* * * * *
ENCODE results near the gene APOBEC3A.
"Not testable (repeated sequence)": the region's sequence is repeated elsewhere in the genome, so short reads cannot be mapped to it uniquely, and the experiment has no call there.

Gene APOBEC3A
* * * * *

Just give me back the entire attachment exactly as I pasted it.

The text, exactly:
ENCODE results near the gene APOBEC3A.
"Not testable (repeated sequence)": the region's sequence is repeated elsewhere in the genome, so short reads cannot be mapped to it uniquely, and the experiment has no call there.

Gene APOBEC3A